Pennsylvania state employees granted domestic partner benefits

Breaking news from the Philadelphia Gay News:

Pennsylvania state employees in same-sex relationships will now be able to obtain the same medical benefits for their partners as heterosexual married employees.

The Pennsylvania Employees Benefit Trust Fund, a non-governmental agency that oversees the state benefits programs, will offer medical, prescription drug, dental, vision and hearing-aid benefits to the same- and opposite-sex domestic partners of all PEBTF-eligible employees, which amounts to about 81,000 individuals.

The approximately 60,000 retired state employees eligible for the Retired Employees Health Program will also be able to extend their benefits to domestic partners.

The policy change additionally allows children of domestic partners to be included on benefits plans.

This is great news!  I'm also reading that New Hampshire is set to pass a marriage equality bill making that 6 states (CT, IA, ME, MA, VT are the others).

We are in the midst of interesting times here in Pennsylvania.  Allegheny County is set to pass the anti-discrimination ordinance making domestic partner benefits for County employees the next pressing issue on that level.  The State Legislature is considering anti-discrimination language to include sexual orientation, gender identity and gender expression, as well as hate crimes protections. 

Some nice news as we gear up for Pride month. 

“It was a matter of costing things out and making sure it was affordable but, putting that aside, this is something we should have done a while ago, and we’re glad we’re doing it now,” said Dave Fillman, chair of the PEBTF board of trustees. “It’s just the right thing to do.”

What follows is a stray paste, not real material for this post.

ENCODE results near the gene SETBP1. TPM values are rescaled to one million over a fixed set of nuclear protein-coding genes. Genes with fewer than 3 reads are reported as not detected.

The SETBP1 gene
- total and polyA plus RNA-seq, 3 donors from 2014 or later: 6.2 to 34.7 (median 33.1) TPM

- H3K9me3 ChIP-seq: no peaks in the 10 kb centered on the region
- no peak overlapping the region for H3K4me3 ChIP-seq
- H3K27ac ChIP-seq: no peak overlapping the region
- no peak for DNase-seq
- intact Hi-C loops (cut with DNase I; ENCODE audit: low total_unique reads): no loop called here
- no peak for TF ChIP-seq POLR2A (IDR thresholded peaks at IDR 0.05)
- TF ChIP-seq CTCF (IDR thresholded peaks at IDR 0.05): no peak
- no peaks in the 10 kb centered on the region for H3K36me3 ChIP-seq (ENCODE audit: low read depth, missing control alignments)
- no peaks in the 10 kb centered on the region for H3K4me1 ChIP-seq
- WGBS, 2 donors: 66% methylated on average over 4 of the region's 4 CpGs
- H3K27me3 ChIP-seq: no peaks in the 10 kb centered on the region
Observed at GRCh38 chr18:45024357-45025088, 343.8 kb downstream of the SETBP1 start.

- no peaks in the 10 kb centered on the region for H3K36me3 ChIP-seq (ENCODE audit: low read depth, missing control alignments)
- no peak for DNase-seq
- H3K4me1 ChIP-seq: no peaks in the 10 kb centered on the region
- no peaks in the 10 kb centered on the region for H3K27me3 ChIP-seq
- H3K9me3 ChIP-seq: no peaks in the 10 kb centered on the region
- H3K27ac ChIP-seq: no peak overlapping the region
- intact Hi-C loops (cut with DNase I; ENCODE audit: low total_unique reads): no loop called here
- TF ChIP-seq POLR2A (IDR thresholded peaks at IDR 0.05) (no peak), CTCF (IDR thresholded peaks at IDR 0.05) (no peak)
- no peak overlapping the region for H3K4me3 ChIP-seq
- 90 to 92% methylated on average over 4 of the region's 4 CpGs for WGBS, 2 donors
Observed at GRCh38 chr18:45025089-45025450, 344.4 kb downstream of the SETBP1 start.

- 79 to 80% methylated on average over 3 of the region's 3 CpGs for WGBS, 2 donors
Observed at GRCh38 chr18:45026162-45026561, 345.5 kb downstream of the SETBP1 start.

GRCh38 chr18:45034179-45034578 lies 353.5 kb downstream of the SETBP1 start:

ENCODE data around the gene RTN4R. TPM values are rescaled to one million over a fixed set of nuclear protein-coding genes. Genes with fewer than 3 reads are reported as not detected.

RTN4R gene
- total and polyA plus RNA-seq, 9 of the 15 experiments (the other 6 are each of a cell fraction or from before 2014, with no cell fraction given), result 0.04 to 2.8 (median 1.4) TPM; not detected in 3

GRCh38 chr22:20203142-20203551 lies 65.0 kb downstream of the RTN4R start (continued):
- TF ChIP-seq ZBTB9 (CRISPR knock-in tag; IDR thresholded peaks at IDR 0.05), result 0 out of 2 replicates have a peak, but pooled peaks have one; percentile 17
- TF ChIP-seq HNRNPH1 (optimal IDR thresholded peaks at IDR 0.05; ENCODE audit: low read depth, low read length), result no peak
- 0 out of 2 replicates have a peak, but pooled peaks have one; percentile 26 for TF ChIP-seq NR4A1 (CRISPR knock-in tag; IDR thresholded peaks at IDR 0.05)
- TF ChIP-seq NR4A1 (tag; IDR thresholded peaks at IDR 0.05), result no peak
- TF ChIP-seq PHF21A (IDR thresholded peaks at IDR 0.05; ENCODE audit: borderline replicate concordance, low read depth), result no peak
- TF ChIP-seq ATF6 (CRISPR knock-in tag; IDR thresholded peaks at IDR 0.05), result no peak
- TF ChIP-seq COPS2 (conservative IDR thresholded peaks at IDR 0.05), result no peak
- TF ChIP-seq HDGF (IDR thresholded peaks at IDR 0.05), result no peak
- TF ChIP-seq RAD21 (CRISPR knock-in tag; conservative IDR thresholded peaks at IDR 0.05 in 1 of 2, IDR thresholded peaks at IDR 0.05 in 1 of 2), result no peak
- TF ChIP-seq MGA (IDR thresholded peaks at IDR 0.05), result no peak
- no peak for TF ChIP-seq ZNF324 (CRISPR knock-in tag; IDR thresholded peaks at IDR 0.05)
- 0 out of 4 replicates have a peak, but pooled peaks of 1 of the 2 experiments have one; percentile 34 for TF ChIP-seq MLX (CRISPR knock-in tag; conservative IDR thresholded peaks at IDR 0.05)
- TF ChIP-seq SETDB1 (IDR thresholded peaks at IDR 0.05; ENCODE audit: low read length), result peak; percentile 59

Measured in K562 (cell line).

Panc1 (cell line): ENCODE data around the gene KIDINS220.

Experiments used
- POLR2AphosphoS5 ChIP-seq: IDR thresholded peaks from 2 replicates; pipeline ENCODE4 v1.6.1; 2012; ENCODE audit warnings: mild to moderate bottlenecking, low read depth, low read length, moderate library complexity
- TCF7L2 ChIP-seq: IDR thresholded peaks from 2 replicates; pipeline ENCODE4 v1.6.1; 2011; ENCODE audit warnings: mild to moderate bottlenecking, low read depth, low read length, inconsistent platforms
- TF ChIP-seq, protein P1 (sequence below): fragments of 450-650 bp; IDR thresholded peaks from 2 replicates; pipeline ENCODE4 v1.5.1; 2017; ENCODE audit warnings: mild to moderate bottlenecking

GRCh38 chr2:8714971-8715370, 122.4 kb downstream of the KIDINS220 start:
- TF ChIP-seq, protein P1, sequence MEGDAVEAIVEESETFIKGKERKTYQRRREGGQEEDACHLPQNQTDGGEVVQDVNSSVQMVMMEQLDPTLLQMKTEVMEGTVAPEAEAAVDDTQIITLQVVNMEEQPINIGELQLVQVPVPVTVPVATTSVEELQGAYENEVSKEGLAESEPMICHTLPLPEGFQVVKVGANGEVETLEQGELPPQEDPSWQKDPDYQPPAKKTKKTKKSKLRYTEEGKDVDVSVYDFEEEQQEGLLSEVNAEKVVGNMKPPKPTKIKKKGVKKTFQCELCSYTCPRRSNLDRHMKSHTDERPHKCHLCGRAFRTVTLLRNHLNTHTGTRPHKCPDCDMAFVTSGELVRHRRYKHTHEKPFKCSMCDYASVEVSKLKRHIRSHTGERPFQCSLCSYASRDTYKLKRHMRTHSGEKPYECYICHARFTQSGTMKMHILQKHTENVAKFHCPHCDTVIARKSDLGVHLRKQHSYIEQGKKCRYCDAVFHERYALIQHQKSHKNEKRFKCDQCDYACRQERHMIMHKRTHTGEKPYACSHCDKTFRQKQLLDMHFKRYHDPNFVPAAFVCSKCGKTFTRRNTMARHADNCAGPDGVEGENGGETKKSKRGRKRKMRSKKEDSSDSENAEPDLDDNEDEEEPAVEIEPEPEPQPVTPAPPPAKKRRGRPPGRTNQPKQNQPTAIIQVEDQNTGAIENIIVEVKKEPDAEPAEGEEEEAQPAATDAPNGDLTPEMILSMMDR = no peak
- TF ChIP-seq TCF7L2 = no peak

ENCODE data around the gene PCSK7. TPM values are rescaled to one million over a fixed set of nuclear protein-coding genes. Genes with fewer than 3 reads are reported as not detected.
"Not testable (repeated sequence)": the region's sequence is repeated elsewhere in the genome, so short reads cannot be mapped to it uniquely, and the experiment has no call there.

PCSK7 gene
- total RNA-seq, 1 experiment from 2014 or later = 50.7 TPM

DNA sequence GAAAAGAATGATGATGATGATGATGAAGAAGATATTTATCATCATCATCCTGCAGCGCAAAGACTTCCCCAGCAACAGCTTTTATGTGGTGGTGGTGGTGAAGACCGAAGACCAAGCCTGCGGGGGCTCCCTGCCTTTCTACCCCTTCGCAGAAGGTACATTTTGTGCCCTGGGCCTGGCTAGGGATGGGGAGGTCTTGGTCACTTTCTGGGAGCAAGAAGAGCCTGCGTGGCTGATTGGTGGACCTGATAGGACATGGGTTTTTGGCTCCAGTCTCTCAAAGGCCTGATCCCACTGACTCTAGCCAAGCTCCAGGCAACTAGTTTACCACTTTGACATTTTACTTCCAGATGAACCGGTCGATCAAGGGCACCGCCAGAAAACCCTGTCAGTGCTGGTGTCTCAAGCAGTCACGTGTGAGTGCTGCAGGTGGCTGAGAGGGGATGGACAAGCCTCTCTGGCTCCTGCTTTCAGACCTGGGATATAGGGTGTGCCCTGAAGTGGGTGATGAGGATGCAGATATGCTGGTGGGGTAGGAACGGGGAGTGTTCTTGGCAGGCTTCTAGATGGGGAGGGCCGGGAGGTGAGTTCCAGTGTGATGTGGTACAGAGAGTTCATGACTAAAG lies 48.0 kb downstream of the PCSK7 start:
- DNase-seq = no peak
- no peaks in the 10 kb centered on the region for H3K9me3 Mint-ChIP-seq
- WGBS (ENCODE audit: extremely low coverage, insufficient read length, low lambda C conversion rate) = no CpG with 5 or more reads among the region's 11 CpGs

Fillman noted that the domestic-partner policy will help the state recruit new workers interested in an employer that offers such benefits and assist Pennsylvania in retaining qualified employees.

“As with any benefit enhancement, we’re hoping that this will provide a benefit for someone who was considering state service that wasn’t provided before,” he said. “It’s pretty much a win-win for everyone.”

It is the right thing to do, both for the employee and their families as well as for the economic vitality of the Commonwealth.  Keep in mind, though, that it is not a complete win-win.  Employees must still pay income taxes on the benefits, unlike married employees.  This is still a barrier for many a family and the reason that the “separate but equal” approach to marriage equality is not acceptable.

The criteria are worth a look, too. 

To apply for the program, employees must submit three documents proving the relationship with their partner, which could include a domestic-partner certificate from a government agency, a property deed or lease or motor-vehicle title with both individuals’ names, drivers’ licenses with a common address, a joint bank account statement or documents proving that one individual has power-of-attorney rights or is the other’s life-insurance beneficiary.

This is more expansive that the City of Pittsburgh which requires shared utility bills and would not accept the drivers' licenses with a common address.  The economic barrier is troubling to me so I am glad that the Commonwealth takes a more reasonable approach to this evidentiary requirement.

Please note that this only applies to state employees.  Pennsylvania is not requiring every employer to provide domestic partner benefits, but this certainly strengthens the case for individual employers to elect to do so.




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